Rochester is a pilgrimage site for those dealing with serious medical problems. That’s what brought me here.

Yet, as great as Mayo is, it can still be very hard to remain joyful and upbeat when life throws you an unexpected illness. Suddenly, it becomes the center of your life and that new reality can take its toll on your mental and emotional well-being. Your joie de vivre is often one of the first things to go.

In St. Paul’s second letter to the church in Corinth, he shares a personal story. Struggling with an ailment that is making his life miserable, he relates how he prayed three times that he might be freed of it. Paul was literally doing God’s work and probably argued that he could be far more productive without it. Nevertheless, the Apostle is told that there would be no relief for him. Instead, Jesus tells him: “My grace is sufficient for you, for my power is made perfect in weakness.”

What does that mean?

Earlier this summer, Jane Marczewski appeared on the NBC reality show, America’s Got Talent, to sing an original song she composed about the last year of her life -- a year marked by a terminal cancer diagnosis. It’s been watched on YouTube more than 34 million times.

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Hauntingly beautiful, her melody has a soothing refrain that keeps repeating, “it’s okay.” Originally written for herself, the song has now touched countless others around the world. Life can get very dark, she sings, and it’s okay to feel a little lost when bad things happen.

The most powerful moment of her appearance on the show, however, comes after she finishes singing. After praising her voice, Simon Cowell pauses for a moment to collect his thoughts for this brave contestant he knows is battling a life-threatening illness. She takes that opportunity to tell him something that leaves him speechless and emotional:

“You can't wait until life isn't hard anymore before you decide to be happy."

Life is hard and, for some, it’s very hard. Nevertheless, it’s up to me if I want to be happy or not. It’s a choice I make. I can’t control all of the cards that life deals me. Sometimes I get a really lousy hand. But I can always control how I respond to those cards and how I play the hand. That’s entirely up to me.

On New Year’s Eve of 2020, Jane celebrated her 29th birthday. She was also handed a long radiology report detailing all of the cancer throughout her body and was told that she would likely be dead within 6 months. Without much to lose, she drove to California to fight her disease in an unorthodox way. She still has cancer cells inside of her, but the integrative approach she’s been trying seems to be helping. 18 months after that terminal diagnosis, she’s still alive, and her music career has soared to heights she never dreamed possible. “It’s important that everyone knows I’m so much more than the bad things that happen to me,” she said.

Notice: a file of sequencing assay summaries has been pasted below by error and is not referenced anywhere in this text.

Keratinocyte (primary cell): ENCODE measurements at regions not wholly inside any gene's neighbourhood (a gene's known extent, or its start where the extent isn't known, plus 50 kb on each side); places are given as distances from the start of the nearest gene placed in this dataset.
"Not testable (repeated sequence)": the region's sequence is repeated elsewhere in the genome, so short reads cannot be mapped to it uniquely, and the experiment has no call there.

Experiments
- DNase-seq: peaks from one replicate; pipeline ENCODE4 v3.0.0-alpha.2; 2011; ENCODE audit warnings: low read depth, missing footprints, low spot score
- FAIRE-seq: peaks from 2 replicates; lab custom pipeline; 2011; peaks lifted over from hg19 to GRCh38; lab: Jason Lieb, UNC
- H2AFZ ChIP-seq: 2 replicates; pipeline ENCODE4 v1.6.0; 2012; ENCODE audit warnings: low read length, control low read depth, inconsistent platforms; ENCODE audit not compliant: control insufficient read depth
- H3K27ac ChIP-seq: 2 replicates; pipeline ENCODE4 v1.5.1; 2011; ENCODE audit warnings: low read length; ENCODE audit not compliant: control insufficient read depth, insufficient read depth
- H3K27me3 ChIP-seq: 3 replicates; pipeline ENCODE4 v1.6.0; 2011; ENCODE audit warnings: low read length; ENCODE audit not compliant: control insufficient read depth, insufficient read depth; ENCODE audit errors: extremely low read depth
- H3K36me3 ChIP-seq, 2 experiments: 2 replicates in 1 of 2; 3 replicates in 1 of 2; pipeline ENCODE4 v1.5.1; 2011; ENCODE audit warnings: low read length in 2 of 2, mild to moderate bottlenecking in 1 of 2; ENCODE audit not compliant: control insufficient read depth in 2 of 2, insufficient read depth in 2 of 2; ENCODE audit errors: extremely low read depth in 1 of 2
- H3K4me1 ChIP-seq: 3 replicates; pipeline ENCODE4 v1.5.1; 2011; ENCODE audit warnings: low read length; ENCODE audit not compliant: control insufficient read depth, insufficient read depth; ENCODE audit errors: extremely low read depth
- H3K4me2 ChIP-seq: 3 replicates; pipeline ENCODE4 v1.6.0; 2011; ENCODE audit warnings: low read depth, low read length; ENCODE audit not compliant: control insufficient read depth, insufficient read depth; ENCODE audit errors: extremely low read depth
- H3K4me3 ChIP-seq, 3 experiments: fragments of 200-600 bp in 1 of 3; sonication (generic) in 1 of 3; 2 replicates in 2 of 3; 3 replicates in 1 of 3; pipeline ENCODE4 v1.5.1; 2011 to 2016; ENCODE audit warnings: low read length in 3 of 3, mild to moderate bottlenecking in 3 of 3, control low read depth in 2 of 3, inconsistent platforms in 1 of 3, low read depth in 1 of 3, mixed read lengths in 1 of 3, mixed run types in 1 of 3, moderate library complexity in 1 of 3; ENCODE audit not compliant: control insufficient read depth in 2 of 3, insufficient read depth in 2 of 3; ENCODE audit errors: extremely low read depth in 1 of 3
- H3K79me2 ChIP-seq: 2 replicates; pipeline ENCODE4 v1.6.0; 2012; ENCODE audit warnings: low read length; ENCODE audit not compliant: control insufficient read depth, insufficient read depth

Jane calls herself Nightbirde because she’s had multiple dreams of birds singing in a tree in the middle of the night. The birds were a reminder to her that you can still be joyful (and sing) even when life seems very dark. “I have a 2% chance of survival,” she said with a big smile, “but 2% is not 0%. 2% is something, and I wish people knew how amazing it is.”

Standing at only 85 lbs, she is underweight. Cancer has taken its toll on her body. Despite her weakened physique, she radiates joy, beauty, and strength. She’s the embodiment of the enigmatic wisdom that St. Paul conveyed as he wrapped up his own personal story: “I am content with weaknesses, insults, hardships, persecutions, and calamities; for when I am weak, then I am strong.” (2 Corinthians 12:7-10)

Lee Moraglio is a brand new resident of Minnesota. An East Coast native, he moved to Rochester to escape the traffic and get some help with a rare medical problem. He enjoys walking downtown, reading, writing, history, following the news, meeting new people, laughing, Italian food, and reflecting on the deeper things. Send comments on columns to Jeff Pieters, jpieters@postbulletin.com.